Refugee Rights Europe presents a study to provide an overview of the situation pertaining to access to asylum in the countries along the ‘Balkan Route‘.
The formal closure of the 'Balkan route' in 2016 was part of a strategy to hinder the movement of refugees through the Balkans and into Western Europe. Despite this, since 2018, more than 65,000 people entered the region, using alternative and often more dangerous routes, and often being confronted with violations of their rights, pushbacks and beatings.
Even though the rates of people applying for asylum in the Western Balkan countries are extremely low, as the study shows, there is little to no attention to the functionality of these countries‘ asylum systems, or even to the living conditions for potential asylum seekers. In 2019, in Bosnia and Herzegovina (BiH) only 7% of arriving individuals end up applying for asylum, while in Montenegro as few as 14 individuals were granted international protection. And for those that do get asylum there is nearly non-existent integration and long-term support.
The research was conducted on the situation in Bosnia and Herzegovina, Kosovo, Montenegro, North Macedonia, and Serbia, with particular emphasis on BiH and Serbia (the two countries in the area with the highest number of displaced people present in-country), and points out the influence of the European Union on the border management of these countries. For over a decade, the region has been receiving donations directed toward securisation of the external borders, including for cooperation with FRONTEX, and all examined countries except for BiH changed their laws on foreigners and asylum in 2018, to mirror those in member countries.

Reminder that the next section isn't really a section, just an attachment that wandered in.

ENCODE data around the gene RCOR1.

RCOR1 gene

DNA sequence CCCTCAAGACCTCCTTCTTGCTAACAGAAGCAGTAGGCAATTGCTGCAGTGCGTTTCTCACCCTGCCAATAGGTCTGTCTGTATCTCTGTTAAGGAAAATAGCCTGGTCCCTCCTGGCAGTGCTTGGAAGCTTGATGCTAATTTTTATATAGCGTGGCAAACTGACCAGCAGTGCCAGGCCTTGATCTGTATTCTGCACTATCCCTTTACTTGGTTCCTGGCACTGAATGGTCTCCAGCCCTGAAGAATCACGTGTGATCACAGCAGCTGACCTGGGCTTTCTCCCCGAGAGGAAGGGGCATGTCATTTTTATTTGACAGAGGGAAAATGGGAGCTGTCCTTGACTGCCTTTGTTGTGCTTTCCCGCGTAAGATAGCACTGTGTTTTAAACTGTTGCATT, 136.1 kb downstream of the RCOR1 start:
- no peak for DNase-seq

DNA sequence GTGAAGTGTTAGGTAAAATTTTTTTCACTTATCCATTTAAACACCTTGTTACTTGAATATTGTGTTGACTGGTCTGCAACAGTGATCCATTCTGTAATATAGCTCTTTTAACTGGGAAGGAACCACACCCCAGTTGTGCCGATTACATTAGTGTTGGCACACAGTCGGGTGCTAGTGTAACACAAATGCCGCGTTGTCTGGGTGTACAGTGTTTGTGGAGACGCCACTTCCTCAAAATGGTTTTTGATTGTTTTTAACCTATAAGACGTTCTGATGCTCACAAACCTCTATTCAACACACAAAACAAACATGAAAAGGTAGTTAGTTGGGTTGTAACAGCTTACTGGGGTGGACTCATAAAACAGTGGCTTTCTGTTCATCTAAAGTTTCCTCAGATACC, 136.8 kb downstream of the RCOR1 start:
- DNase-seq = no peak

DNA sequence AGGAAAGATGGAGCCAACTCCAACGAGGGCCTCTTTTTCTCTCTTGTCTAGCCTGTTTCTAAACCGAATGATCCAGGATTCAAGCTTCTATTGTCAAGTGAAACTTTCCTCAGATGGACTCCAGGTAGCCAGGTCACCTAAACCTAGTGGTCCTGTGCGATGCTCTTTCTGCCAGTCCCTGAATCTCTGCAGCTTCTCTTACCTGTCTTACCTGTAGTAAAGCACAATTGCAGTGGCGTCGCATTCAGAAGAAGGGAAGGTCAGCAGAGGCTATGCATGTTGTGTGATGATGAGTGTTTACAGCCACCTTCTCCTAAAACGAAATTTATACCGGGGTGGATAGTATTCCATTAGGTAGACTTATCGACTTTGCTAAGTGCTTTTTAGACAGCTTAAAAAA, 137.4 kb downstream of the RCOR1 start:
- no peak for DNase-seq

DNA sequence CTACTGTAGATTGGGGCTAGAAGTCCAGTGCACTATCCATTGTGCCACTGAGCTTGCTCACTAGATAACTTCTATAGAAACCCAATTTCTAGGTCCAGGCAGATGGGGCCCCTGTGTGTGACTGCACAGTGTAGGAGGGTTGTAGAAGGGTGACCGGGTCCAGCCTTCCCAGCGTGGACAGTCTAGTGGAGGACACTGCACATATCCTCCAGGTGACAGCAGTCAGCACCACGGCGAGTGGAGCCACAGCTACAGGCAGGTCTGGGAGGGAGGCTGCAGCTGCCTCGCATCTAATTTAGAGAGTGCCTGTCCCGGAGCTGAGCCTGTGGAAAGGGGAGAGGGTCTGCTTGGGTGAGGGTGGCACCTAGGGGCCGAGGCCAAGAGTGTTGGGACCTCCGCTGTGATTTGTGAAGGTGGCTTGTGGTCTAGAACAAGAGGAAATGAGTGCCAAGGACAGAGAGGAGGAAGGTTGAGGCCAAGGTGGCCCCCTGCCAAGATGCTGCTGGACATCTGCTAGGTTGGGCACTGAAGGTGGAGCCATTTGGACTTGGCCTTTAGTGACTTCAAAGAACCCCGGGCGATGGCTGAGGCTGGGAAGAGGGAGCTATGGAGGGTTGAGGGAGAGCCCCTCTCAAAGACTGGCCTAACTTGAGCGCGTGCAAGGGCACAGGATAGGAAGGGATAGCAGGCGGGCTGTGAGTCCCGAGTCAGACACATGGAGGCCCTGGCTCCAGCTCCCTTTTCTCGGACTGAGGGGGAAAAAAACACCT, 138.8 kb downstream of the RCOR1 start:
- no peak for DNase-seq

The charity organisation Refugee Rights Europe is dedicated to research and documentation on the situation of refugees and displaced people seeking protection all across Europe.
Nidžara Ahmetašević | Refugee Rights Europe
Limits to Access to Asylum Along the Balkan Route
22 pages | 2021
To read the full study, click here: here